If nothing else, Three Messages and a Warning proves that anthology editors hold far more power than the individual authors. The problem is not so much that Three Messages fails to offer any excellent Mexican “stories of the fantastic,” but that those tales are few and poorly placed within the book as a whole. For example, a number of above-average stories are clustered toward the end of the book, so that anyone prone to reading anthologies chronologically will be tempted to give up reading before they find gold.

If anything, it just seems like the people editing Three Messages forgot to pay attention—how else would a poem (and a mediocre poem at that) find its way into a book of short stories? How else would so many mediocre stories make the cut? Overall, the thirty-four “stories” in Three Messages provide a study in quantity over quality, a survey of Mexican literature that does little credit to Mexican authors. However, whether by purpose or chance, there are some diamonds in the rough, tales with original voices and surprising endings, the kind of stories you find yourself telling your friends about later. Rather than leaving you to sort through the entire collection (or skip it entirely) I’ll offer you what, in my opinion, are the highlights. The stories sort themselves into three categories:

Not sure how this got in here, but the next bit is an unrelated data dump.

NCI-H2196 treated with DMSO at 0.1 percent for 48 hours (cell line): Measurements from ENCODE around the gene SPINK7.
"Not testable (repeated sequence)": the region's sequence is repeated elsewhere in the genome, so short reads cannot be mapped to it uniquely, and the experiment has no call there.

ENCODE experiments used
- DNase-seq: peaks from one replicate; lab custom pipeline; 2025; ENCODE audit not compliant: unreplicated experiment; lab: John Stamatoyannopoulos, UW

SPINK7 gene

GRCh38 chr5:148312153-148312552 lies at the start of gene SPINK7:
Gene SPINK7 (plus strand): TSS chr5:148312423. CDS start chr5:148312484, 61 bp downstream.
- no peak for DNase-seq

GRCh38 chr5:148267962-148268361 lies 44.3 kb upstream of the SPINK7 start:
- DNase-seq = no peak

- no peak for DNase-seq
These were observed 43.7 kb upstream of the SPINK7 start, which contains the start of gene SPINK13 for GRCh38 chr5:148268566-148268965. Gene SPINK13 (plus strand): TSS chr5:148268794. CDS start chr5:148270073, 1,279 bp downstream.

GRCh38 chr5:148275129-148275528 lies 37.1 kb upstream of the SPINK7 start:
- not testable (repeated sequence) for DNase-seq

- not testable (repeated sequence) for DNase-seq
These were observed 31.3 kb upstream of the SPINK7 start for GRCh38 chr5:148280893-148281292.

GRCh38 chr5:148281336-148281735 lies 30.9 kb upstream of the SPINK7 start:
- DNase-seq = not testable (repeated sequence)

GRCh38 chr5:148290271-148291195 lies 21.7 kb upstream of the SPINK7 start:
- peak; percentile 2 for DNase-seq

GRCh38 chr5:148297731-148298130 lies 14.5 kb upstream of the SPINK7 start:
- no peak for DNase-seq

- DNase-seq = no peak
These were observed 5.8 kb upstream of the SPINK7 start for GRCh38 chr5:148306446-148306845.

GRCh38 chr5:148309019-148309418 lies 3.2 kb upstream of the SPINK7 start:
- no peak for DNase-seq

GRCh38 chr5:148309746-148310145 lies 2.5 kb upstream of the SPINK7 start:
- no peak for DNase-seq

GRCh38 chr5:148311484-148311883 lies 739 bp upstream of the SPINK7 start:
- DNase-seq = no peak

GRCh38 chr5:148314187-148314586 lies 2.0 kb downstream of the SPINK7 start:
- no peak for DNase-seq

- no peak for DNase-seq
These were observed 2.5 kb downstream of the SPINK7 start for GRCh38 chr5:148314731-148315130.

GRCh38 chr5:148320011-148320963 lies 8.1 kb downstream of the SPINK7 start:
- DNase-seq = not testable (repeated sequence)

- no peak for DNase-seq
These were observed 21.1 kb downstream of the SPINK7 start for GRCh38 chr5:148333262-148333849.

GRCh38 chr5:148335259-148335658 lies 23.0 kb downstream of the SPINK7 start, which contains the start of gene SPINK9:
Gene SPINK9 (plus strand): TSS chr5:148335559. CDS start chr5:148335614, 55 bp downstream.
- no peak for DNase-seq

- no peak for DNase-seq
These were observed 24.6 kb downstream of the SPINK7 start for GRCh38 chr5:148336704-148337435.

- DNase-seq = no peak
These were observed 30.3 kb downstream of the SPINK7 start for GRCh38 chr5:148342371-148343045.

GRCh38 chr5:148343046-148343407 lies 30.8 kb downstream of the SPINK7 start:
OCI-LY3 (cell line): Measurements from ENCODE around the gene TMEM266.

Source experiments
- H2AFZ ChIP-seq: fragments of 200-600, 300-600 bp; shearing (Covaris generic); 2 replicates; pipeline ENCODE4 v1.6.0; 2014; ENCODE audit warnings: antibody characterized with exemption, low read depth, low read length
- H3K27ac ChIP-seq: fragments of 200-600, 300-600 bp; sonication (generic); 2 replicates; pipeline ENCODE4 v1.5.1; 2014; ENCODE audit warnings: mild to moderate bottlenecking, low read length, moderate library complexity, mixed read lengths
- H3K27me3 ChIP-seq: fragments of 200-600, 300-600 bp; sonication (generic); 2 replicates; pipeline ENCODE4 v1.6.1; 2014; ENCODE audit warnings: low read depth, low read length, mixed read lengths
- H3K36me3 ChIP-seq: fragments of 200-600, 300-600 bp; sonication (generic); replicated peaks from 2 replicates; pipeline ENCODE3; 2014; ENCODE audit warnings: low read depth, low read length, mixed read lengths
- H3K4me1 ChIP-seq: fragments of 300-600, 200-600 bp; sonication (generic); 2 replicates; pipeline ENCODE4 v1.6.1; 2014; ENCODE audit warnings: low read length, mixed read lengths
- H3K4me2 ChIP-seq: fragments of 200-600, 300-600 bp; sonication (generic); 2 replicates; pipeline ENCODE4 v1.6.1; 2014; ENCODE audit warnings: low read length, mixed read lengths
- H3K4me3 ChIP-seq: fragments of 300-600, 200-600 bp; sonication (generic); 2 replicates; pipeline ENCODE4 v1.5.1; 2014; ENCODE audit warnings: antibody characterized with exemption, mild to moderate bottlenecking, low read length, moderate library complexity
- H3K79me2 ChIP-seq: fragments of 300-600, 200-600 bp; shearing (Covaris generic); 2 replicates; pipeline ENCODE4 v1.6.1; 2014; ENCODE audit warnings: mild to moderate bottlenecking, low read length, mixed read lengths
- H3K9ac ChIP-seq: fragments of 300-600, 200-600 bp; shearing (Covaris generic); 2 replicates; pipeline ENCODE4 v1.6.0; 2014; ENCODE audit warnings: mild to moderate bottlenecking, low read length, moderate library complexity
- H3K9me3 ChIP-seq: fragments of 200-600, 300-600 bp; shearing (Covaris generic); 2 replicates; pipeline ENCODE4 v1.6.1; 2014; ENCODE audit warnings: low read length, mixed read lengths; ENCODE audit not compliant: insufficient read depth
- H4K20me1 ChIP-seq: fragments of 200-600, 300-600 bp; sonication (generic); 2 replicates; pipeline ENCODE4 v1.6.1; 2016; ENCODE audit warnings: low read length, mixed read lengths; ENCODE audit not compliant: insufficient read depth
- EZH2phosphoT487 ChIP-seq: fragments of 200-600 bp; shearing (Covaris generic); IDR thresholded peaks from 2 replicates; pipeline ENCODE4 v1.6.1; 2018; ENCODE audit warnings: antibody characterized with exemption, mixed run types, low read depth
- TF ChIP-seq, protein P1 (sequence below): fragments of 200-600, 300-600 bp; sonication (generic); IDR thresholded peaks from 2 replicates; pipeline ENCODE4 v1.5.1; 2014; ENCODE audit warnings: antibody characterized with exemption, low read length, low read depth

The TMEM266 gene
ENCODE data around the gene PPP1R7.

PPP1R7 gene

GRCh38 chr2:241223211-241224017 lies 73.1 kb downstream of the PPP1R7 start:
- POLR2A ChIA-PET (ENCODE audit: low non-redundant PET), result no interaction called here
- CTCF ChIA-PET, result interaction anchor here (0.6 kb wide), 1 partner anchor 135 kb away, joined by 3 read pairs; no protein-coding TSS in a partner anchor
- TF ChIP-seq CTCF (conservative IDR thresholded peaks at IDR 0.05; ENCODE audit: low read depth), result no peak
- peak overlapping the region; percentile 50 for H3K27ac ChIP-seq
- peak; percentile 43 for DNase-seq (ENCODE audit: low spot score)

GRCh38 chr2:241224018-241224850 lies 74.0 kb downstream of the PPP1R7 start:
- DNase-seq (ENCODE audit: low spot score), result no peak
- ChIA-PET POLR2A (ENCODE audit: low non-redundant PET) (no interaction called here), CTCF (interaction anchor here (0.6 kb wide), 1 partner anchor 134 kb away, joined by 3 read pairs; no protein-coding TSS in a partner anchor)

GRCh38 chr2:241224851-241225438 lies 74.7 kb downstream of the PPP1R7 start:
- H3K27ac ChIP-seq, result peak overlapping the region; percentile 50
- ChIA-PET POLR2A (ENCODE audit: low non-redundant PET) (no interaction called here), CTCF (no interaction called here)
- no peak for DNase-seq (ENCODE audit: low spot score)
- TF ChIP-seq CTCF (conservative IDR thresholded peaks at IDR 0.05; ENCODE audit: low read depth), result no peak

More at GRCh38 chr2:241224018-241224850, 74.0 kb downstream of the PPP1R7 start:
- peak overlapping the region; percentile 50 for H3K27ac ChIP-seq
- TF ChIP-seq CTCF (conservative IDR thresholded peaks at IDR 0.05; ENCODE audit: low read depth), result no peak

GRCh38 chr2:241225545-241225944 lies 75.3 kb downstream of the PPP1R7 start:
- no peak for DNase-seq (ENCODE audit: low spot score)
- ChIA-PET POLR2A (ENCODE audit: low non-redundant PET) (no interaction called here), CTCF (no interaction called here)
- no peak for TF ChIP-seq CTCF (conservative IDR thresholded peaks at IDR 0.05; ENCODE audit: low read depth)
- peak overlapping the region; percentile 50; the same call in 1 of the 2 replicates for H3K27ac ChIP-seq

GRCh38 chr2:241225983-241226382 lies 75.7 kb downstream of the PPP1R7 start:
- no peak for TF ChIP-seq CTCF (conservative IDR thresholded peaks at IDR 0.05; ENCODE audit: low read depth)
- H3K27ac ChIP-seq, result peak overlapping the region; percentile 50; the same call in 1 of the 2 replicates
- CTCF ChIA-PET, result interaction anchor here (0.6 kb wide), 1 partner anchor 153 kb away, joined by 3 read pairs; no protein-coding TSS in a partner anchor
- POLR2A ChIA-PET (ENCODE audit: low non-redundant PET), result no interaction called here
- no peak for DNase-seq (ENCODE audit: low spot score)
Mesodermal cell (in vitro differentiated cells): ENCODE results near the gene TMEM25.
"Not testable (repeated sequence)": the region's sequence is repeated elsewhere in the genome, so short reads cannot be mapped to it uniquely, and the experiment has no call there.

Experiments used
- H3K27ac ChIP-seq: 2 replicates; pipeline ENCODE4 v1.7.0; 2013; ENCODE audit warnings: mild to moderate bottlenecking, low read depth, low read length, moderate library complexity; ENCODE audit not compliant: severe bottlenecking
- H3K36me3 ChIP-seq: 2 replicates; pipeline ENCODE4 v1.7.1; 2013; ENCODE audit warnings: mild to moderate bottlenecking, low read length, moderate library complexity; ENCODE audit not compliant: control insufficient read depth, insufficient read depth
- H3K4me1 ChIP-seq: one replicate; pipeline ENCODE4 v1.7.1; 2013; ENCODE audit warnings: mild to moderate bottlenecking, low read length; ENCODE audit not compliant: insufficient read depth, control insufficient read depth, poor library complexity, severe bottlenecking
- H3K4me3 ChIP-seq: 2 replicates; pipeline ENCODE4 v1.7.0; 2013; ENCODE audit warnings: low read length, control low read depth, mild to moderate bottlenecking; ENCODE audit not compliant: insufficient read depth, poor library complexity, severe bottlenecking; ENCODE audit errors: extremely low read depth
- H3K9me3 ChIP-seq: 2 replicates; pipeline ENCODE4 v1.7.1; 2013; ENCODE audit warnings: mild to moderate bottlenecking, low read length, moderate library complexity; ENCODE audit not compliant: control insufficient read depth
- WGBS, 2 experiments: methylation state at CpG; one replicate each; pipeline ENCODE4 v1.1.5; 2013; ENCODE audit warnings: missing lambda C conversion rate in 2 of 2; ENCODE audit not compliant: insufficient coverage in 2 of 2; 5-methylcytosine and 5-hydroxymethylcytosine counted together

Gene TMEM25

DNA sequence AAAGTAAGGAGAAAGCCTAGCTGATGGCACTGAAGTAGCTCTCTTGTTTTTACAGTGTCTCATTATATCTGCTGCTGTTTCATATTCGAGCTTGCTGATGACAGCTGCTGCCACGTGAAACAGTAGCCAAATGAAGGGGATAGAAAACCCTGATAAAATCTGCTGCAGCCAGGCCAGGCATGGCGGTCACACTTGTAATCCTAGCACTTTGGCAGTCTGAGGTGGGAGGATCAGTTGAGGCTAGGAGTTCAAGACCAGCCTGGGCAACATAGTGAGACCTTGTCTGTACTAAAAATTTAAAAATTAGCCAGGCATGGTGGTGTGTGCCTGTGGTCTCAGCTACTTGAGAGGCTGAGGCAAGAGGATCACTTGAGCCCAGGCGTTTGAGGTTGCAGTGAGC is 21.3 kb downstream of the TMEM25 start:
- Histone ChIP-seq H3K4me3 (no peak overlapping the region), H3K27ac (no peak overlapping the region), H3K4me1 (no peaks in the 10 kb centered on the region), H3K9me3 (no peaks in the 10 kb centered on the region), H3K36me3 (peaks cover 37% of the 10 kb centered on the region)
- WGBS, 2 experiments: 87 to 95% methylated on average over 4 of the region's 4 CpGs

Category One: The Very Good.

1. “The President without Organs” by Pepe Rojo.

In retrospect, this story captures exactly what I was hoping to find in Three Messages: an imaginative subject explored by an expert storyteller. The story unfolds through a series of press releases detailing the various surgeries the President undergoes in order to cure his increasingly bizarre illnesses, as well as mini-narratives about citizens reacting to the news. Witty and controversial, the story is a hilarious parody of the roles of citizens, government officials and the media in religious and political systems. Then again, I’m bound to love any story that contains a section that reads only, “NATIONAL TIME-OUT DAY.”

Click here to read the full review.

31 October 11 | Chad W. Post | Comments

If nothing else, Three Messages and a Warning proves that anthology editors hold far more power than the individual authors. The problem is not so much that Three Messages fails to offer any excellent Mexican “stories of the fantastic,” but that those tales are few and poorly placed within the book as a whole. For example, a number of above-average stories are clustered toward the end of the book, so that anyone prone to reading anthologies chronologically will be tempted to give up reading before they find gold.

If anything, it just seems like the people editing Three Messages forgot to pay attention—how else would a poem (and a mediocre poem at that) find its way into a book of short stories? How else would so many mediocre stories make the cut? Overall, the thirty-four “stories” in Three Messages provide a study in quantity over quality, a survey of Mexican literature that does little credit to Mexican authors. However, whether by purpose or chance, there are some diamonds in the rough, tales with original voices and surprising endings, the kind of stories you find yourself telling your friends about later. Rather than leaving you to sort through the entire collection (or skip it entirely) I’ll offer you what, in my opinion, are the highlights. The stories sort themselves into three categories: